Exchange rate regimes are methods adopted by a country’s authority to value their currency with respect to other currencies in foreign exchange market. Exchange rate regimes includes various different methods which can be adopted by countries based on their macroeconomic stability and performance. Countries can have one or more exchange rate which will be mentioned as unitary or multiple respectively.
The most common regime is floating exchange rate. Under this methodology, country’s currency will be decided by the market forces (i.e.) in terms of demand and supply. Some examples of floating exchange rate is dollar, British pound, euro , yen etc. Managed float regime is same as floating rate regime but with the intervention of central bank. In both floating rate regime and managed float regime fluctuation in exchange rate happens every day, but in managed float regime central bank steps in to keep the deviation under a range by buying and selling their currencies. By 2014, 82 countries used managed float.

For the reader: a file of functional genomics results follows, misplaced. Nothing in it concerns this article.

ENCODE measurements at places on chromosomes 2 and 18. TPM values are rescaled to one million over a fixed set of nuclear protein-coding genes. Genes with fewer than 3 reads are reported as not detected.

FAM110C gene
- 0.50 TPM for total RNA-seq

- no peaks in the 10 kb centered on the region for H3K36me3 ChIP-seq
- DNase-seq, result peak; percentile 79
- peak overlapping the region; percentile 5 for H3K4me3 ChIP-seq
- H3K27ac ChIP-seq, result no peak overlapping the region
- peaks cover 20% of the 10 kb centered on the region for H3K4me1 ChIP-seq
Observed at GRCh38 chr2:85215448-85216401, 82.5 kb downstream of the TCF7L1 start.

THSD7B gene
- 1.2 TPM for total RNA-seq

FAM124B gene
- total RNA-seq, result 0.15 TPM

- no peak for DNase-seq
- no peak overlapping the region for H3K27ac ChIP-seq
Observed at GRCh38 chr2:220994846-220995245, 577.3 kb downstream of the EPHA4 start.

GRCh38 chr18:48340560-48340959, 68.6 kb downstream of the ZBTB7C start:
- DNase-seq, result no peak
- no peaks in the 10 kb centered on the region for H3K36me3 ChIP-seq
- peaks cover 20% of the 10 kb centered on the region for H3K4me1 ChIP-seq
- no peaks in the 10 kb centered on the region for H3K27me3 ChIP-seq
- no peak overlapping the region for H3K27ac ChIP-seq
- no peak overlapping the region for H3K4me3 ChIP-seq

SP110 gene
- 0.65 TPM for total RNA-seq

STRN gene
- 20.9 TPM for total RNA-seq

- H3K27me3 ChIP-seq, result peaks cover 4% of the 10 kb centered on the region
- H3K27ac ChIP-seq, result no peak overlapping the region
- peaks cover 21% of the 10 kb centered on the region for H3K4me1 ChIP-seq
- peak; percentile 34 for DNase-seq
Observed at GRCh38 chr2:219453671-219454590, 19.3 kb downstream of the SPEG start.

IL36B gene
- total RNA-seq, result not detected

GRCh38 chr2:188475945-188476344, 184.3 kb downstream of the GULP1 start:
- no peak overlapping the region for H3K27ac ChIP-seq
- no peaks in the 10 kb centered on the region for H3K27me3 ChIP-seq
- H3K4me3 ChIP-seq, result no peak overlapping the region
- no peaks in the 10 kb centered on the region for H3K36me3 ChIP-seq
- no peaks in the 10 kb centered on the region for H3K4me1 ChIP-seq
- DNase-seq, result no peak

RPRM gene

Fixed exchange rate is that the value of currency with respect to other currency or to a basket of currency remains the same. Example: China. Fixed exchange currency can be adopted if the macroeconomic performance is stable.
Crawling bands is a methodology in which the value of the currency is allowed to deviate within a range around the central value. Other methodology called as conventional peg which pegs the domestic currency with either other currency or to a basket of currencies. Central banks intervene either directly or indirectly to ensure the pegged rate doesn’t get fluctuated beyond ±1.
If the exchange rates are fixed or almost fixed it falls under the category of hard peg and similarly if the exchange rate is fluctuation it is categorized as soft peg (i.e.) soft pegs are comparatively flexible. These are some of the exchange rate regimes followed by country’s to manage their currency’s value.